Bristol News


Expat Cost-of-Living Allowances: Managing and Communicating Downward Adjustments

Careful review and clear communication can ensure worldwide pay equity, manage company costs AND improve the employee experience – even when reducing allowances.

24 February 2022

During the past 12 months the U.S. dollar has gained value against several major currencies including the Euro, GBP, JPY and others.  The 5-10% strengthening of the dollar coupled with accelerating U.S. price inflation has lowered expat COLA recommendations up to 20-30% in some locations including the Eurozone.

Bristol’s Global Compensation team is currently carrying out Q1 global pay reviews for our clients. Many are doing so concurrently with merit increases to base salary… and discovering they have a decision to make.

"Best" practice calls for COLA review 2-4 times annually in order to both protect the assignee’s ongoing purchasing power AND to ensure the company is managing expenses (i.e. not overpaying).  In "actual" practice, however, adjustments may be spotty, nonexistent, or linked only to once-annual salary reviews - which for many companies is NOW.


A particular challenge arises when the latest data indicates downward adjustments to COLA. Some companies are understandably hesitant to implement and communicate these. There may be an (erroneous) expectation that cost of living “only goes up”, or they do not want to bring a negative message by communicating a “takeaway” to employees, especially alongside a salary increase. 

Current case: One Bristol client has a cadre of U.S. expats throughout Europe and Scandinavia. Their last COLA update was in June 2021 when the dollar was at a particular low point and COLA payments were elevated. Upon 2022 review, Bristol advised the client to implement the lower COLAs and carefully explained. The client approved, and Bristol took the lead in preparing the initial communications to assignees.  The assignee population response was as expected: “The exchange rate changed only 10%, but you’re cutting my COLA nearly 30%?  This can’t be right! Please explain.”

We followed up in preparing detailed individualized communications explaining the research, logic and mathematical formulas behind the adjustments (see excerpts below). The assignees gained a breakthrough understanding of the COLA payment system, and expressed their appreciation for the detailed communications and respect for the professionalism and logic of the approach.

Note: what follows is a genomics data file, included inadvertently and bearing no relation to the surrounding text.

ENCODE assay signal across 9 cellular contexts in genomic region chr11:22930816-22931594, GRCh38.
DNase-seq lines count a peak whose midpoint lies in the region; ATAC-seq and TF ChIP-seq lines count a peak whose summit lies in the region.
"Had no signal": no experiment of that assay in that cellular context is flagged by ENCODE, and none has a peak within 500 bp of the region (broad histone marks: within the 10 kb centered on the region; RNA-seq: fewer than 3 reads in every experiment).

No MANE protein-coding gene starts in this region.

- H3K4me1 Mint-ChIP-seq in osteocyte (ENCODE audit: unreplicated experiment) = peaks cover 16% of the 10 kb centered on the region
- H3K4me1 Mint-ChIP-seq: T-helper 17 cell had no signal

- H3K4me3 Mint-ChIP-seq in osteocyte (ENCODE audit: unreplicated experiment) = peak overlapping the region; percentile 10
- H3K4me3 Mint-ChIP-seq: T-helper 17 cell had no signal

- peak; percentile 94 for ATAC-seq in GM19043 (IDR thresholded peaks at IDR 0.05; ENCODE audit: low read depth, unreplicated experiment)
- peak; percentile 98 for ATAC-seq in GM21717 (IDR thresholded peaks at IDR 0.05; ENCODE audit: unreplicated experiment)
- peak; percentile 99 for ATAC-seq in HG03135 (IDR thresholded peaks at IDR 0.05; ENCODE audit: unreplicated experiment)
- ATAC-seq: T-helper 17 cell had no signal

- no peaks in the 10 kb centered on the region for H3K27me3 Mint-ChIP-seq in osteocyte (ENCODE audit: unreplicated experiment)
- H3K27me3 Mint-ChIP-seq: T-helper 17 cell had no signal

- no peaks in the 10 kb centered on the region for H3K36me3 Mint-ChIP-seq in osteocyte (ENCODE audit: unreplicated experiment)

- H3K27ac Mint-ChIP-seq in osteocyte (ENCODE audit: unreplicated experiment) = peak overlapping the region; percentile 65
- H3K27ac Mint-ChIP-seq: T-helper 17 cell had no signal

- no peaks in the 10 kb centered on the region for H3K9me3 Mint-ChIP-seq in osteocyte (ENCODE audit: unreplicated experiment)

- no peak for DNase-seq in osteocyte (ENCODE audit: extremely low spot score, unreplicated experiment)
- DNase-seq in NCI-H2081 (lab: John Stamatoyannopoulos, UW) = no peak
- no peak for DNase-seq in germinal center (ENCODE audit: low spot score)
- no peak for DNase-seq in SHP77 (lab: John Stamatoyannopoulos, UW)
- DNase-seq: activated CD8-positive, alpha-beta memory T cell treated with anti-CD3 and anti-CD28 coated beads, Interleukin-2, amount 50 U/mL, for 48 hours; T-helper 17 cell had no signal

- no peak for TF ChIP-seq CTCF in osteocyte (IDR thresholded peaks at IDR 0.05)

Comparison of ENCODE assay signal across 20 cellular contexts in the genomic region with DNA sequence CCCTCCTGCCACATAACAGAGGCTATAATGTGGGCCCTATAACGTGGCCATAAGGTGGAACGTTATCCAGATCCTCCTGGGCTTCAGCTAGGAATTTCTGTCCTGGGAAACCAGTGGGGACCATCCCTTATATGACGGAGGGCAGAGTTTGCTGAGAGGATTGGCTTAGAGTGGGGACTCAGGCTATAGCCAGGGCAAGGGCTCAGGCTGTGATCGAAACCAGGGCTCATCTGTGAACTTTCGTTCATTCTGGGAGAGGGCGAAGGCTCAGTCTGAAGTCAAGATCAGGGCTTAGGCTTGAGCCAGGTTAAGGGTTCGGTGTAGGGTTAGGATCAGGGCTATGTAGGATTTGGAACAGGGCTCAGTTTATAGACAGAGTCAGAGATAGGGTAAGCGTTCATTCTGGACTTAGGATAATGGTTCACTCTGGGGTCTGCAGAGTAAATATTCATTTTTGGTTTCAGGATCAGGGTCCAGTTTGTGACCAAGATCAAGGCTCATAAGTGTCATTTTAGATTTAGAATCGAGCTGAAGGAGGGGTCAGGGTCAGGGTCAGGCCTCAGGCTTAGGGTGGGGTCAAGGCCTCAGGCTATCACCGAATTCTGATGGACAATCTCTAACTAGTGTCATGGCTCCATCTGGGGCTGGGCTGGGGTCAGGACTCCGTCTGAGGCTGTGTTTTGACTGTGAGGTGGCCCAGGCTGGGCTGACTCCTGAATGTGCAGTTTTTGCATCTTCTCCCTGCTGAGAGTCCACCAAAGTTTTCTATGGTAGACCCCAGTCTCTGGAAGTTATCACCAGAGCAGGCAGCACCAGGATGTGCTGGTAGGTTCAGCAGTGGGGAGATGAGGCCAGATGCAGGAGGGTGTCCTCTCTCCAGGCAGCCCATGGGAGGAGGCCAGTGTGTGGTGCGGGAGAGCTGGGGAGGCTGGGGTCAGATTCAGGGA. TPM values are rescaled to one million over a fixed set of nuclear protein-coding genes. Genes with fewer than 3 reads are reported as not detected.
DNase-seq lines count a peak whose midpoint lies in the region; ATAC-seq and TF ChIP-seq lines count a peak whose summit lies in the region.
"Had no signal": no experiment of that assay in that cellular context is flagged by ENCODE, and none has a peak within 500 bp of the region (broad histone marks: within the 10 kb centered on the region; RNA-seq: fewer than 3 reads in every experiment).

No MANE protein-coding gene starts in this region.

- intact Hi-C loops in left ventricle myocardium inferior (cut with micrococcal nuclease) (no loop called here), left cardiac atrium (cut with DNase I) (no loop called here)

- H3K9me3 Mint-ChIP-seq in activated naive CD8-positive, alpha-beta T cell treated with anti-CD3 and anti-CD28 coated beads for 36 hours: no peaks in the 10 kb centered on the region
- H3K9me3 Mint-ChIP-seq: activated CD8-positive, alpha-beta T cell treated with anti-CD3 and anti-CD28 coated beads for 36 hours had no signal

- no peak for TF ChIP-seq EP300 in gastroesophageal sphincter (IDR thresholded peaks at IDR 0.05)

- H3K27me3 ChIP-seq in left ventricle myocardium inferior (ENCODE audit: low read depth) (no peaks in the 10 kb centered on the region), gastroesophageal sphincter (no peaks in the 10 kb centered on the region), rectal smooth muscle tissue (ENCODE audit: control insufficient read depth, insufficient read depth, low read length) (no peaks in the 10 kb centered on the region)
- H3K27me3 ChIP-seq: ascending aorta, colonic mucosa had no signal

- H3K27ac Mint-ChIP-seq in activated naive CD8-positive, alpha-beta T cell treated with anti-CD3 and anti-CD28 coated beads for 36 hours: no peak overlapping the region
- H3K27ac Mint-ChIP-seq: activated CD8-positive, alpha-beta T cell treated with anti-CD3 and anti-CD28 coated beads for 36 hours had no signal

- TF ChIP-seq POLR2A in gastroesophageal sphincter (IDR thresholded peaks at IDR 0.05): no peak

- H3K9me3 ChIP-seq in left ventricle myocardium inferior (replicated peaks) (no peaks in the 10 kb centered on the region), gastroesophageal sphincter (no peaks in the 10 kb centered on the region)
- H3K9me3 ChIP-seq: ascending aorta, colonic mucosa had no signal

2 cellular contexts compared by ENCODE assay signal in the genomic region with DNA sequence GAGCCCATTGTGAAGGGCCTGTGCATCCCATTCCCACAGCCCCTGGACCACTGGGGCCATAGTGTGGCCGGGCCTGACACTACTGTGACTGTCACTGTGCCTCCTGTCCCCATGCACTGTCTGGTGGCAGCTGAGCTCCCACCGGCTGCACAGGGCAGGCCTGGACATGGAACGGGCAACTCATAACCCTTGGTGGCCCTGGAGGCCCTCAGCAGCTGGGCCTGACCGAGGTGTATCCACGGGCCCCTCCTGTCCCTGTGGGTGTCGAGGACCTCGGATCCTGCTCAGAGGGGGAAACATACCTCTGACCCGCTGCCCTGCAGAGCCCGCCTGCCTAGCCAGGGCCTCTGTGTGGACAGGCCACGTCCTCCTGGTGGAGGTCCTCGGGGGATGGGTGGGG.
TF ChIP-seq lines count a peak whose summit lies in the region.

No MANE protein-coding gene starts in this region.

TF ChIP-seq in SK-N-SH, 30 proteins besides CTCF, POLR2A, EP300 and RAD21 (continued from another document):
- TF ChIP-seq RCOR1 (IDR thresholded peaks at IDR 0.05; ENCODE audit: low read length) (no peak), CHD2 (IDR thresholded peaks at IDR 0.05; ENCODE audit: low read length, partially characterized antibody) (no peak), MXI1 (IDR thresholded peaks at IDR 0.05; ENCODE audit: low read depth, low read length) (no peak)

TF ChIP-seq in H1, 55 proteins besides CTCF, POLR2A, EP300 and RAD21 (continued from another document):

The result:  The client achieved cost savings, rebalanced their worldwide pay equity AND strengthened the bonds of trust with their employees by communicating with extraordinary care, respect and fairness.

We recommend our clients entrust these delicate communications to Bristol as we can save you time, money and help achieve your business goals. Companies may also work directly with their third-party data providers on these explanations, if necessary. In either case - do not hesitate to make these adjustments - it is the right thing to do.

Talk to Bristol!  Bristol welcomes your comments and our Global Compensation team is available to assist. Please reach out to your Bristol Client Engagement Director, or 


Below we provide excerpts of our Global Compensation team's explanations as they may assist you in your own communications. Bristol touched on points including:

The Goods & Services Differential (GSD) is a supplementary payment intended to compensate for the approximate difference between home and host country costs. The data is obtained from an internationally recognized third-party research organization - major ones include Mercer, AIRINC and ECA - to ensure fairness, competitiveness and objectivity.

The “balance sheet” compensation approach is designed to provide purchasing power stability in host country currency. The brief chart below illustrates how host spendable in EUR has been protected over the past year in response to fluctuating exchange rate and relative price inflation. 

There is a four-variable mathematical equation for the cost equalization concept: [Home spendable (USD) plus differential (USD)] x (exchange rate) = Host spendable (EUR).

Example: U.S. to Munich, Germany, 2021-2022.  We reference below a sample salary of $100,000 / family size 1 whose monthly home country spendable - the amount typically spent in the U.S. – is $3,500 per month.  The individual is assumed to continue spending the same amount on G&S from salary as if they had not left the U.S.; the company then makes up any difference in foreign costs through the fluctuating GSD payment.  Note in the chart below that host spendable in EUR is maintained at a relatively constant EUR 3,745 at each point in time, as a result of the differential declining nearly 30% from $1,030 to $756 monthly. (source - Mercer)

DATE     FX RATE    Home Spendable (USD)  +  G&S Differential (USD)  =  Host Spendable (USD)  = Host Spendable (EUR)

May-21     0.827                $ 3,500                          +            $ 1,030                     =          $ 4,530                      =        EUR 3,745

Aug-21     0.851                 $ 3,500                          +            $   903                     =          $ 4,403                      =        EUR 3,745

Feb-22     0.874                $ 3,500                          +             $   756                      =          $ 4,256                      =        EUR 3,719



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